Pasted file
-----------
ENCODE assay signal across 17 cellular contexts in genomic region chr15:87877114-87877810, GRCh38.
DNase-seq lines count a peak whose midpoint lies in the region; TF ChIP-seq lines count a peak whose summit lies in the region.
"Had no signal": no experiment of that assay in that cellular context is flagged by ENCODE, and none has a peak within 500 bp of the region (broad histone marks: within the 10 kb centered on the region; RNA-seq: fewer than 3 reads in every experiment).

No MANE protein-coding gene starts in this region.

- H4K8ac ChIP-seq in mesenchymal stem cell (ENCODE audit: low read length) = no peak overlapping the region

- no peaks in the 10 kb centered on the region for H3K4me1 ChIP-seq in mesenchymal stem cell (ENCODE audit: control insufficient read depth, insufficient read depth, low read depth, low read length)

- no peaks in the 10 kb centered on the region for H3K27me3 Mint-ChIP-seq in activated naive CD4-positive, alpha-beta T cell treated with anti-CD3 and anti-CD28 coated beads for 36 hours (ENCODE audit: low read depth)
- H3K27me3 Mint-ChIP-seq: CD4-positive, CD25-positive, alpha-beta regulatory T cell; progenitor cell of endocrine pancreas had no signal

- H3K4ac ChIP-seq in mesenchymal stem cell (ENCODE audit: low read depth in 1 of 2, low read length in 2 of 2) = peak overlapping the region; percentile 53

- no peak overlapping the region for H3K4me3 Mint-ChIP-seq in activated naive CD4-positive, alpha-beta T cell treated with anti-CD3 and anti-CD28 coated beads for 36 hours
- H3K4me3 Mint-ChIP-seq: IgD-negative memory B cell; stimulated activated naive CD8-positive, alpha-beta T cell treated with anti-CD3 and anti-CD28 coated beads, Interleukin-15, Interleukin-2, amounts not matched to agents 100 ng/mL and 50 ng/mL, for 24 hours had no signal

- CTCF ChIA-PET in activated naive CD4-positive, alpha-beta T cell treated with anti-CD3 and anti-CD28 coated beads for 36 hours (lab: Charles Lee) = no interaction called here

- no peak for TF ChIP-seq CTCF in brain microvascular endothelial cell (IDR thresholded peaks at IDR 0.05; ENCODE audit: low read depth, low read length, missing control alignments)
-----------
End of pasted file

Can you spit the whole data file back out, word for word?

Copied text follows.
ENCODE assay signal across 17 cellular contexts in genomic region chr15:87877114-87877810, GRCh38.
DNase-seq lines count a peak whose midpoint lies in the region; TF ChIP-seq lines count a peak whose summit lies in the region.
"Had no signal": no experiment of that assay in that cellular context is flagged by ENCODE, and none has a peak within 500 bp of the region (broad histone marks: within the 10 kb centered on the region; RNA-seq: fewer than 3 reads in every experiment).

No MANE protein-coding gene starts in this region.

- H4K8ac ChIP-seq in mesenchymal stem cell (ENCODE audit: low read length) = no peak overlapping the region

- no peaks in the 10 kb centered on the region for H3K4me1 ChIP-seq in mesenchymal stem cell (ENCODE audit: control insufficient read depth, insufficient read depth, low read depth, low read length)

- no peaks in the 10 kb centered on the region for H3K27me3 Mint-ChIP-seq in activated naive CD4-positive, alpha-beta T cell treated with anti-CD3 and anti-CD28 coated beads for 36 hours (ENCODE audit: low read depth)
- H3K27me3 Mint-ChIP-seq: CD4-positive, CD25-positive, alpha-beta regulatory T cell; progenitor cell of endocrine pancreas had no signal

- H3K4ac ChIP-seq in mesenchymal stem cell (ENCODE audit: low read depth in 1 of 2, low read length in 2 of 2) = peak overlapping the region; percentile 53

- no peak overlapping the region for H3K4me3 Mint-ChIP-seq in activated naive CD4-positive, alpha-beta T cell treated with anti-CD3 and anti-CD28 coated beads for 36 hours
- H3K4me3 Mint-ChIP-seq: IgD-negative memory B cell; stimulated activated naive CD8-positive, alpha-beta T cell treated with anti-CD3 and anti-CD28 coated beads, Interleukin-15, Interleukin-2, amounts not matched to agents 100 ng/mL and 50 ng/mL, for 24 hours had no signal

- CTCF ChIA-PET in activated naive CD4-positive, alpha-beta T cell treated with anti-CD3 and anti-CD28 coated beads for 36 hours (lab: Charles Lee) = no interaction called here

- no peak for TF ChIP-seq CTCF in brain microvascular endothelial cell (IDR thresholded peaks at IDR 0.05; ENCODE audit: low read depth, low read length, missing control alignments)